The porn in question was called Body Magic (that's not a link to the movie, but a news story about it), which is the sort of title you'd give a porno after you wake up wearing a film of whiskey and tobacco and need to have some ideas on the desk of whoever you tricked into investing in this scam in 15 minutes. The art featured on the case and DVD itself is of a young woman in a black dress, seated between two red curtains and pulling slightly at the edge of the top hat on her head with one hand.
It's a simple photograph, and not in any way lascivious, or even connected to anything that happens in the movie. It's also a self-portrait from a photographer named Lara Jade Coton, and she was 14 when she took it.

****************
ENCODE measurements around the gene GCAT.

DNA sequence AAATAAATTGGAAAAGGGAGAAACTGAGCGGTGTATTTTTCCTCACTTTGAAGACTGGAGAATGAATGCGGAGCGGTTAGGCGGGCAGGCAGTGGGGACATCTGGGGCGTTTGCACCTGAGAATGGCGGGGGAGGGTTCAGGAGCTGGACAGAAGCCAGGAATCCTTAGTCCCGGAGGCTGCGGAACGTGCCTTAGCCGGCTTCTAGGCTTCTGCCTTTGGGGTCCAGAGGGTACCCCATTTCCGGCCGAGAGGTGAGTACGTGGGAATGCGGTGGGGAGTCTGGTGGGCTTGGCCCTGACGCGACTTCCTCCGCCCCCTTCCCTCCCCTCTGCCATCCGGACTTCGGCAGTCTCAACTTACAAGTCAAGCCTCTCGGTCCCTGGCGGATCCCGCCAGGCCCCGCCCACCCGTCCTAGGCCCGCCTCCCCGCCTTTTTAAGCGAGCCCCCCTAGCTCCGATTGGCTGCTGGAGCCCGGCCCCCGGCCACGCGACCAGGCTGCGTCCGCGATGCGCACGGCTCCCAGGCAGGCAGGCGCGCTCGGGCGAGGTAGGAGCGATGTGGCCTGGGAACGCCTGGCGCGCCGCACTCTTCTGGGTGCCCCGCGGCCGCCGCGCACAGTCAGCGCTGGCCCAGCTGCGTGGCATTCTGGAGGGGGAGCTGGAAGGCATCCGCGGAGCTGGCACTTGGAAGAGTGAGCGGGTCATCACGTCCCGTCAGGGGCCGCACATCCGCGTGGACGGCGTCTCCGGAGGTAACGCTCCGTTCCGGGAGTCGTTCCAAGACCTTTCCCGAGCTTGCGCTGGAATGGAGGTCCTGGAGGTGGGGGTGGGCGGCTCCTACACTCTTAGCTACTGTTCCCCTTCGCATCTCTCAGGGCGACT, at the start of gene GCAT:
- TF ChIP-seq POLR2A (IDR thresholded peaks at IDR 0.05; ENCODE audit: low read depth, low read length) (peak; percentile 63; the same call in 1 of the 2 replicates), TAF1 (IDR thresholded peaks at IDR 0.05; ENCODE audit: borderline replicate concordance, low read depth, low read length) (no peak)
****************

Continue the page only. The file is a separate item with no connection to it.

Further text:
Coton had a DeviantArt page where she posted her work, including said photo. A fan of hers messaged saying that they, uh, recognized the image. When Coton tracked down the producer of the DVD, she got the following message. This is exactly as they sent it to her, complete with caps and a crippling lack of self-awareness:
I'M SURE BY THE END OF THE MONTH YOUR FACE WILL BE HISTORY. WE HAVE STOPPED SELLING THE DVD UNTIL COVER IS REPLACED. WE HAVE FURTHER CHECKED OUT YOUR NAME AND ITS NOT LIKE IT'S A HOUSE WHOLE NAME. ACTUALLY, REMOVING YOUR IMAGE WILL HELP IMPROVE THE SELL OF THE DVD ..... SO FAR IT BOMBED
Honestly, I'm not sure what else I'd have expected. Unfortunately, there wasn't a lot Coton could do at this point. She lived in the UK, and the company that pilfered her picture was in Texas. Without a lot of money to toss around, no UK lawyers were eager to try to sue an American company. But a Florida-based attorney got wind of the story and took the case, which she eventually won after several years, netting her $130,000.
People Get Their Faces Slapped On Political Campaigns All The Time